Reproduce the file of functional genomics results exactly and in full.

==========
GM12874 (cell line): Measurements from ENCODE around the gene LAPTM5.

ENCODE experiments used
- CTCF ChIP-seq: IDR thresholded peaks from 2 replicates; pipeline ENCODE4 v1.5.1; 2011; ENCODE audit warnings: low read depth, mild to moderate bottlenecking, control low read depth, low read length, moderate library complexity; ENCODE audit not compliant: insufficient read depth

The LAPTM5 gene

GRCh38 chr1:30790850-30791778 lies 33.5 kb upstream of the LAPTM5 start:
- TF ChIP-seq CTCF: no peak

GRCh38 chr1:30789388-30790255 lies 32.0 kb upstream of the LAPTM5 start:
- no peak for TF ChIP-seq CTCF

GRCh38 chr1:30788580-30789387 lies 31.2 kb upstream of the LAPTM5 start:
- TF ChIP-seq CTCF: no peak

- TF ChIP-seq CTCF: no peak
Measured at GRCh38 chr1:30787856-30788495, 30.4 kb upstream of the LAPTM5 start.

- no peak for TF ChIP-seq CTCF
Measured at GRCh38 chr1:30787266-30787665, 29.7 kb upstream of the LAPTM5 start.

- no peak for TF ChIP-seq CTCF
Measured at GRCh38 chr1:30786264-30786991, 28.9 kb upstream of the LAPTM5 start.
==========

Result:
GM12874 (cell line): Measurements from ENCODE around the gene LAPTM5.

ENCODE experiments used
- CTCF ChIP-seq: IDR thresholded peaks from 2 replicates; pipeline ENCODE4 v1.5.1; 2011; ENCODE audit warnings: low read depth, mild to moderate bottlenecking, control low read depth, low read length, moderate library complexity; ENCODE audit not compliant: insufficient read depth

The LAPTM5 gene

GRCh38 chr1:30790850-30791778 lies 33.5 kb upstream of the LAPTM5 start:
- TF ChIP-seq CTCF: no peak

GRCh38 chr1:30789388-30790255 lies 32.0 kb upstream of the LAPTM5 start:
- no peak for TF ChIP-seq CTCF

GRCh38 chr1:30788580-30789387 lies 31.2 kb upstream of the LAPTM5 start:
- TF ChIP-seq CTCF: no peak

- TF ChIP-seq CTCF: no peak
Measured at GRCh38 chr1:30787856-30788495, 30.4 kb upstream of the LAPTM5 start.

- no peak for TF ChIP-seq CTCF
Measured at GRCh38 chr1:30787266-30787665, 29.7 kb upstream of the LAPTM5 start.

- no peak for TF ChIP-seq CTCF
Measured at GRCh38 chr1:30786264-30786991, 28.9 kb upstream of the LAPTM5 start.